Russia has undertaken a major shift in its strategy in Ukraine over the past few months.
With the frontlines at a relative stalemate, Moscow has shifted its focus from heavy shelling to a brutal game of whack-a-mole in which it fires a series of drones and missiles at sensitive infrastructure in Ukraine.
The result of this bombing campaign has been substantial. Over the holidays, Ukrainian President Volodymyr Zelensky said that “nearly nine million people” had lost electricity — nearly one-fifth of Ukraine’s pre-war population. As Barry Posen of the Massachusetts Institute of Technology recently noted, such a tactic “could turn the winter into a brutal struggle for survival for Ukrainian civilians.”
But the campaign’s main target may lie further west. According to the New York Times, each Iranian-made suicide drone costs about $20,000, while the missiles Ukraine uses to shoot them down cost at least $140,000 and often much more. (American-made NASAMS missiles cost $500,000, and each PATRIOT round costs as much as $4 million.)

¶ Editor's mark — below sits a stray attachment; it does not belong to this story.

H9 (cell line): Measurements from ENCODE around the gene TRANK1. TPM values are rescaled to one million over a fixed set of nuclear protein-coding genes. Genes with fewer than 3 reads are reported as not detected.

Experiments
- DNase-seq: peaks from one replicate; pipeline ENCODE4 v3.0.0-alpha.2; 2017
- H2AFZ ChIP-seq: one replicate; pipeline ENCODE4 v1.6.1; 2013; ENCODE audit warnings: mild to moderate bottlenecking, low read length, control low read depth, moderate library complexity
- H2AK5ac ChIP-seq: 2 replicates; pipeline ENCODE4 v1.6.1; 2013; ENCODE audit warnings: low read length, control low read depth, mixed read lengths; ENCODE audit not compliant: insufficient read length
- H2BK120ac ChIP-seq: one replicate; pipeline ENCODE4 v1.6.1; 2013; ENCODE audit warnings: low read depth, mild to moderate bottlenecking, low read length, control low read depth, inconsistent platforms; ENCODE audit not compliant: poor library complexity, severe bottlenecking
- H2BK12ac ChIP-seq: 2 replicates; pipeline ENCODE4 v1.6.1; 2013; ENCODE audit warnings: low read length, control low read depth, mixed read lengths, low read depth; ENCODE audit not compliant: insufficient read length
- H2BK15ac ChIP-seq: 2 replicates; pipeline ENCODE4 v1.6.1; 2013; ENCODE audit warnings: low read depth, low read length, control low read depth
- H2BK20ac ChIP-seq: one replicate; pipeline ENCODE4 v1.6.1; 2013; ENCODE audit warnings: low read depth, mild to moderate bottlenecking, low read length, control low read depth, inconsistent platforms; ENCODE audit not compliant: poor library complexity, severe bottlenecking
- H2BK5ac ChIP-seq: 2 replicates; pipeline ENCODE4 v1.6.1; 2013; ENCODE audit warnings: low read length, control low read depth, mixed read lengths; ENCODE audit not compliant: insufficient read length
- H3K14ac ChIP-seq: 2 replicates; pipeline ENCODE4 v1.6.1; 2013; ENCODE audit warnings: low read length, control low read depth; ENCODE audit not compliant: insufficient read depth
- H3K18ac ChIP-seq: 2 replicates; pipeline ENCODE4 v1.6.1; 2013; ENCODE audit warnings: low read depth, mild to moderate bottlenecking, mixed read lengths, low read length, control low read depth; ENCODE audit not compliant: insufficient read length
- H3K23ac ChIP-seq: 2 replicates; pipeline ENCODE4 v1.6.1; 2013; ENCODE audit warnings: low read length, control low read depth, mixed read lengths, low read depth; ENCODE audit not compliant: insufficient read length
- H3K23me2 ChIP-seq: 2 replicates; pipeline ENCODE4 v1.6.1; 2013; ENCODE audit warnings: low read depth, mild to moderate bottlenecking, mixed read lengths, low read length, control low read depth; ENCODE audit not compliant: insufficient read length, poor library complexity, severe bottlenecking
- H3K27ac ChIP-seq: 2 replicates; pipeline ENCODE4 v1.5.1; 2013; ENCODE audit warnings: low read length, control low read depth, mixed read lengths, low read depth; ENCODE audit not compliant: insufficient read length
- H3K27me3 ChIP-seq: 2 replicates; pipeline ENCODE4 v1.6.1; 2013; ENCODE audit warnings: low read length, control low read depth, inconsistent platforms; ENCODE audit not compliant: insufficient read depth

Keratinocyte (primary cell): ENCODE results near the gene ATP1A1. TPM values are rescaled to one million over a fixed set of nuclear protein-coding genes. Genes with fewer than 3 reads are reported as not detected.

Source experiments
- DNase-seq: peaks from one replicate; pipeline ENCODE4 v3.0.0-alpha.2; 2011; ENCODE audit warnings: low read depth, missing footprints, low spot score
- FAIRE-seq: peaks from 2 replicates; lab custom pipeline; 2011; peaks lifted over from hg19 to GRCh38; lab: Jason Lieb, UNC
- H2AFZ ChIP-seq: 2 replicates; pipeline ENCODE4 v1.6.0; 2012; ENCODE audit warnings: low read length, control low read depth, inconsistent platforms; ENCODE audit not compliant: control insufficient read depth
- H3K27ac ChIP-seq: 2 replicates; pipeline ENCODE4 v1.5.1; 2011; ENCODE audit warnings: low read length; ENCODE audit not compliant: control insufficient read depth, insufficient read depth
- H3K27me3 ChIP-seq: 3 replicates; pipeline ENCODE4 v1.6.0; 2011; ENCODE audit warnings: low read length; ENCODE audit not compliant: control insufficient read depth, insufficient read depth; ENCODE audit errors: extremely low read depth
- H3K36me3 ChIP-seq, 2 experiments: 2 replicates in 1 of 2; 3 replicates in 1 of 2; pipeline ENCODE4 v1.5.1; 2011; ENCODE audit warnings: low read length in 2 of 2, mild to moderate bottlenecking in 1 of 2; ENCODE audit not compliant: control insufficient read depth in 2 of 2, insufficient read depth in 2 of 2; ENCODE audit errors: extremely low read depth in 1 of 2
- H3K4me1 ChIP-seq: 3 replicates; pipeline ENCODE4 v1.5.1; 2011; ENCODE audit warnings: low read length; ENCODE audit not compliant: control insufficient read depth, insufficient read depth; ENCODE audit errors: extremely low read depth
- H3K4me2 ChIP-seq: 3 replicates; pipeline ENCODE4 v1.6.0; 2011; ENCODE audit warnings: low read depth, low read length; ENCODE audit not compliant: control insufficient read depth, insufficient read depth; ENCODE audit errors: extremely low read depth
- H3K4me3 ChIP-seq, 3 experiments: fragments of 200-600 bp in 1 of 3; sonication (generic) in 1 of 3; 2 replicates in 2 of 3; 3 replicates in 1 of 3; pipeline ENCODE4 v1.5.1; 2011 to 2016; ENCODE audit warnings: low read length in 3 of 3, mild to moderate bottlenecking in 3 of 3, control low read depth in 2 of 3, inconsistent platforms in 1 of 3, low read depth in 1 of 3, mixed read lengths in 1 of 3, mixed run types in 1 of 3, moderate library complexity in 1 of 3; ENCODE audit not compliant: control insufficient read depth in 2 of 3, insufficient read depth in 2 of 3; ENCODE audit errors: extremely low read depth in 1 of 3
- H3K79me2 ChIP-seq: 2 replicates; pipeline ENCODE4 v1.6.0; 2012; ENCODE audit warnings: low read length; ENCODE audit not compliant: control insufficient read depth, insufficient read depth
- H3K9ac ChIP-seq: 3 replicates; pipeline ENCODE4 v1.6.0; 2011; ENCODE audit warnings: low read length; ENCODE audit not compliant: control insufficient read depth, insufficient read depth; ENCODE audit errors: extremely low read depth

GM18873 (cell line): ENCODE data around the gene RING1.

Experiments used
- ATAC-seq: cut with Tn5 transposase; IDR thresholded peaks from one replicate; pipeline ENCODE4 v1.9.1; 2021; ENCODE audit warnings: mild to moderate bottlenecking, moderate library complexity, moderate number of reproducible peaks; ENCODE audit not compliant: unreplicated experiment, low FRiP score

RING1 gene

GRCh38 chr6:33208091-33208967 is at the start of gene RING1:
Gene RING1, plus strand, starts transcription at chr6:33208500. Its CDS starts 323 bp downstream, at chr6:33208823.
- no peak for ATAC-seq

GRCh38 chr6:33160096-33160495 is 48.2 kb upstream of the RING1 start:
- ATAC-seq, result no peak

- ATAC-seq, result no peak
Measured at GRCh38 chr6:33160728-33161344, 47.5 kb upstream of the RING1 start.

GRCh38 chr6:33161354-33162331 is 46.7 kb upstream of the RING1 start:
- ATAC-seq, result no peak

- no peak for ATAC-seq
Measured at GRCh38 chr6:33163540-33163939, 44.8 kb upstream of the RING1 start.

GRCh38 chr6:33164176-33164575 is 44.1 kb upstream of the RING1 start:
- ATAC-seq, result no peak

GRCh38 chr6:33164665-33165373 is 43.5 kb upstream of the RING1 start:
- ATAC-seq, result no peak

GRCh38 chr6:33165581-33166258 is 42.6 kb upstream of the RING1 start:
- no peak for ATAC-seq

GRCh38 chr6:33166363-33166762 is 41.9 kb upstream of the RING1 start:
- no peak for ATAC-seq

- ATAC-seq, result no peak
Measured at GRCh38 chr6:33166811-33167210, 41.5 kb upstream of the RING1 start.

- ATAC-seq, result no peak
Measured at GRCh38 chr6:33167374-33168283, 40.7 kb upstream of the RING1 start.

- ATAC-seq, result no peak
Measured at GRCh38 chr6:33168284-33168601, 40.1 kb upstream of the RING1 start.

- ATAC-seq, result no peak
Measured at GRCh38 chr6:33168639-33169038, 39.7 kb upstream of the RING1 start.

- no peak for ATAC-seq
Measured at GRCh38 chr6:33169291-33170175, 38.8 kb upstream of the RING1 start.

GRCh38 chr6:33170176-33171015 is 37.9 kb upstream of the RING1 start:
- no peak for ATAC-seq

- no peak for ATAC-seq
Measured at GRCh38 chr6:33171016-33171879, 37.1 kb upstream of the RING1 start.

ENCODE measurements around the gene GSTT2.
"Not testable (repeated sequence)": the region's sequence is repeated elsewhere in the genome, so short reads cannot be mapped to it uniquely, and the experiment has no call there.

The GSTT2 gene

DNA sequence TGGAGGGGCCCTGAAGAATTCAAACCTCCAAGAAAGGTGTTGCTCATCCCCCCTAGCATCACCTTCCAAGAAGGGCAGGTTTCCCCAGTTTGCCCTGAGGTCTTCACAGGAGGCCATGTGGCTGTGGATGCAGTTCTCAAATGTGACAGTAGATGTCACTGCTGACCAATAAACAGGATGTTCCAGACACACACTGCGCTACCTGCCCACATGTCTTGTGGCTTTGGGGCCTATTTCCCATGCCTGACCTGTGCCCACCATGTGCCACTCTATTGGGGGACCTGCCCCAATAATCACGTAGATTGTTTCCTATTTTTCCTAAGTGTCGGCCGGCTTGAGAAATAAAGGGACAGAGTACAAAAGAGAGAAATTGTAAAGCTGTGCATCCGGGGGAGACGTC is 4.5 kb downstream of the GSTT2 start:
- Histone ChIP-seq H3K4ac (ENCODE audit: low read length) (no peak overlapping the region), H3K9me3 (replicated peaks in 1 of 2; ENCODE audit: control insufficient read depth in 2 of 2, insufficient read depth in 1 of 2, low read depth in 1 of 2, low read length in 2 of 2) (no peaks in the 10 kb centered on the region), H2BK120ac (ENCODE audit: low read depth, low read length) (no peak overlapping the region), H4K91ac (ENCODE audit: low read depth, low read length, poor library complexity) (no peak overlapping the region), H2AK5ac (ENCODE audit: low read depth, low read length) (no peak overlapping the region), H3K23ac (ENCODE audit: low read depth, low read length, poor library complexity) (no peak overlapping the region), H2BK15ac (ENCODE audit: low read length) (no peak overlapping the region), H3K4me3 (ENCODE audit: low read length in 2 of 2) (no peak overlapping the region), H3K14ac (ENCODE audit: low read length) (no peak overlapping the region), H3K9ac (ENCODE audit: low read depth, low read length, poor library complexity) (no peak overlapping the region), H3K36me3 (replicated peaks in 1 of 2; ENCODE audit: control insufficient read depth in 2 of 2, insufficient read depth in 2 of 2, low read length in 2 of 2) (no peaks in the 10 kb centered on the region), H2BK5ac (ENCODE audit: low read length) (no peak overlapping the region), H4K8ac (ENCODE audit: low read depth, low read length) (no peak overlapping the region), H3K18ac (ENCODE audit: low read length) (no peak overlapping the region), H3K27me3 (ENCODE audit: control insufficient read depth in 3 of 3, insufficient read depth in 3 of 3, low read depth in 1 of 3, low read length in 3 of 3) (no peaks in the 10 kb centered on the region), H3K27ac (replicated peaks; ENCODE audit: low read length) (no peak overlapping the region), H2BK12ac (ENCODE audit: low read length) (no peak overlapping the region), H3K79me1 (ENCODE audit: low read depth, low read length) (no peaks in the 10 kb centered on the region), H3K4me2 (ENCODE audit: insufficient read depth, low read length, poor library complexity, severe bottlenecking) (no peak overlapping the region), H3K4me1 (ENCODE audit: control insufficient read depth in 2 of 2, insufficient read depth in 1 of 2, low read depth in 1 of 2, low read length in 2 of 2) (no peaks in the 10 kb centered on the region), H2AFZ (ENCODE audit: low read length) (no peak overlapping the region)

So when Russia launches 80 drone attacks on Ukraine — as it did over New Year’s weekend — the Kremlin spends about $1.6 million while forcing Kyiv (and its Western backers) to drop at least $11.2 million.
For now, these numbers fall well short of putting a dent into the $61.4 billion that the United States alone has pledged to Ukraine’s defense. And it’s uncertain whether the Kremlin is capable of mass-producing suicide drones throughout the year.
But the 80-drone barrage could be the first sign of a significant escalation in Russia’s strategy. If Moscow manages to maintain this rate of attack each weekend, then Kyiv’s backers could be on the hook for over $1 billion per year in air defenses alone.
And, when it comes to Russia’s ability to manufacture weapons, Western doubts have often failed to materialize. “Even though U.S. and British officials have regularly predicted that the Russian military would exhaust its supply of munitions, it has evidently found them somewhere,” Posen wrote in Foreign Affairs.
As Michael Carpenter, the U.S. ambassador to the Organization for Security Cooperation in Europe, recently argued, the United States faces many difficult trade-offs when it comes to assistance to Ukraine, and the high price tag of certain systems will inevitably make it harder to provide others.